By December 2016, in its final report to Congress under the Obama administration, CMMI reported that 18 million individuals had been impacted by, received care, or would soon receive care from a provider participating in a CMMI model.

An Uncertain Future Under the New Administration

The arrival of the Trump Administration in February 2017 brought significant uncertainty to CMMI and HHS as a whole. Although the health care industry had been generally supportive of the investing in innovative care and payment delivery models, many were troubled by the trend of mandatory models, seeing it as on overstepping of CMMI’s statutory authority. Incoming HHS Secretary Tom Price had been particularly critical of mandatory pilots during his time in Congress, asserting that these models were the government dictating to physicians how to practice. With the new administration promising rollbacks in Obama-era health reforms and overall spending, the $10 billion per decade CMMI budget seemed like a logical program for the chopping block.

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Upon taking office, Price acted quickly, rolling back impending mandatory orthopedic and cardiac bundled payment programs. In September 2017, new CMS Administrator Seema Verma posted an op-ed in the Wall Street Journal announcing a new direction for CMMI. The administration planned to re-orient CMMI around provider flexibility, free market principles and consumer choice and solicited stakeholder feedback through a request for information (RFI). Later that same month, however, Price was forced to resign, replaced by pharmaceutical executive Alex Azar. In his nomination hearings, Azar struck a decidedly different tone in relation to CMMI, asserting that models may have to be mandatory in some instances to garner adequate data.

In April 2018, Azar appointed Landmark Health CEO Adam Boehler as CMMI director. The two officials have signaled that the center will become more active in both soliciting and managing test models, prioritizing those that will have immediate impact on health care consumers. In particular, CMMI will likely have a role in revising rules around Medicare Accountable Care Organizations (ACOs) and a new, somewhat vague “direct provider contracting” model. This is likely, despite continued discussion around larger administration spending cuts including some $800 million in CMMI budget cuts for 2018 and 2019 (CMMI will receive a new mandatory appropriation renewal in 2020). As of the writing of this article CMMI has 39 active innovation models and five more under development.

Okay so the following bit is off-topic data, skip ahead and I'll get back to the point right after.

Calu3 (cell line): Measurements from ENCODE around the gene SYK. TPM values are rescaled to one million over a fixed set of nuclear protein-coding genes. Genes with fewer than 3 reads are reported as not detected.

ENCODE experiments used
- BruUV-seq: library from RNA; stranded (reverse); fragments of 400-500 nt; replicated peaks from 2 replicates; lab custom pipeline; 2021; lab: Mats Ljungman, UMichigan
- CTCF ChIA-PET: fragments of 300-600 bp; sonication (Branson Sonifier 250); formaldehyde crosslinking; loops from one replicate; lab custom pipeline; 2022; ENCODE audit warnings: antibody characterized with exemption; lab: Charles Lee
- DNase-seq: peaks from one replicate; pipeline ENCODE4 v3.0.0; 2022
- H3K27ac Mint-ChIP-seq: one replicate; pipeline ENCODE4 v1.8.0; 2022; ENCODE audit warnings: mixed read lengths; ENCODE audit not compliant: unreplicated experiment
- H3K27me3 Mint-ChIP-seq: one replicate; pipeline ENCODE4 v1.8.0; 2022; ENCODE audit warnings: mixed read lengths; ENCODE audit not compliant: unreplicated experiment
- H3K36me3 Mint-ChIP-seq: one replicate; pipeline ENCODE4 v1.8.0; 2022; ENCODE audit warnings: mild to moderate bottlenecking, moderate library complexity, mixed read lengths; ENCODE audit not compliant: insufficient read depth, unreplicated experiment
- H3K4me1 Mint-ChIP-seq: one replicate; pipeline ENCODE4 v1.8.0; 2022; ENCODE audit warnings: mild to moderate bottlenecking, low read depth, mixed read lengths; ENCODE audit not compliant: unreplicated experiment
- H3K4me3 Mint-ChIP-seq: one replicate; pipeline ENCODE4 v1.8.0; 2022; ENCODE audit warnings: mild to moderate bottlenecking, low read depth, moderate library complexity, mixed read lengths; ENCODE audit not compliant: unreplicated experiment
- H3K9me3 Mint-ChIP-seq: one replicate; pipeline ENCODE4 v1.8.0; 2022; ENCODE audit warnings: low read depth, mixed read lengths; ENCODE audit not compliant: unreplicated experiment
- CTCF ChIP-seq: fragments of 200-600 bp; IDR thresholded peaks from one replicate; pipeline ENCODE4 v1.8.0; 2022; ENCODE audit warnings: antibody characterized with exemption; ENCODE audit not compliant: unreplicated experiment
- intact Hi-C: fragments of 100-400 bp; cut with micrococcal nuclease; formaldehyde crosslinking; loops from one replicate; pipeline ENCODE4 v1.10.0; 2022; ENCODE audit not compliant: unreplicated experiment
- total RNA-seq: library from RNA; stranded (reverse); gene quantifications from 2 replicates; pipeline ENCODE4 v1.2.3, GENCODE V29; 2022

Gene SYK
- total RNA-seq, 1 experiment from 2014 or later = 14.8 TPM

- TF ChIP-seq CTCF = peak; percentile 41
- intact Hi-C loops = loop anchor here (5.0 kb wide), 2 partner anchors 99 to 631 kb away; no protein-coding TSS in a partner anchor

Evidence

Despite more than seven years of operation, the evidence from CMMI is mixed at best. Some of this is intentional; many models have only been in operation for a few years and are meant to take four to seven years before being reviewed for expansion. Most models have shown some degree of cost savings, although few have seen enough savings to offset commensurate management or administrative spending increases. Proponents will say that this is just an indication that models take time to refine as payers and providers realign practice and administration along value-based lines.

From a budgetary standpoint, the Congressional Budget Office (CBO) has consistently projected that CMMI will generate net savings in the long term, most recently projecting $45 billion in savings to offset $12 billion in spending 2017–2026. Many have noted that even without these projections, $1 billion per year for CMMI is a drop in the bucket compared to the roughly $3 trillion spent per year on health care. Some of the specific models have shown financial promise as well, such as the risk-bearing ACO models and the hip/knee replacement outpatient payment bundle. Despite this, just two models—the aforementioned Pioneer ACO Model and the Medicare Diabetes Prevention Program (DPP) Model—have met the PPACA criteria for expansion.

As previously mentioned, the next battleground for CMMI will be regarding voluntary versus mandatory implementation of models. A new study from the University of Pennsylvania examined hospitals that participated in the voluntary BPCI model against those participating in the mandatory Comprehensive Joint Replacement (CJR) model. Researchers found that although the two programs engaged different types of hospitals (voluntary hospitals tended to be larger and higher-volume), there was no difference in baseline spending, quality of care or risk assumed. It is likely that hospital and physician groups will push back against any new mandatory programs. Whether Azar or Boehler will reinstate any remains to be seen.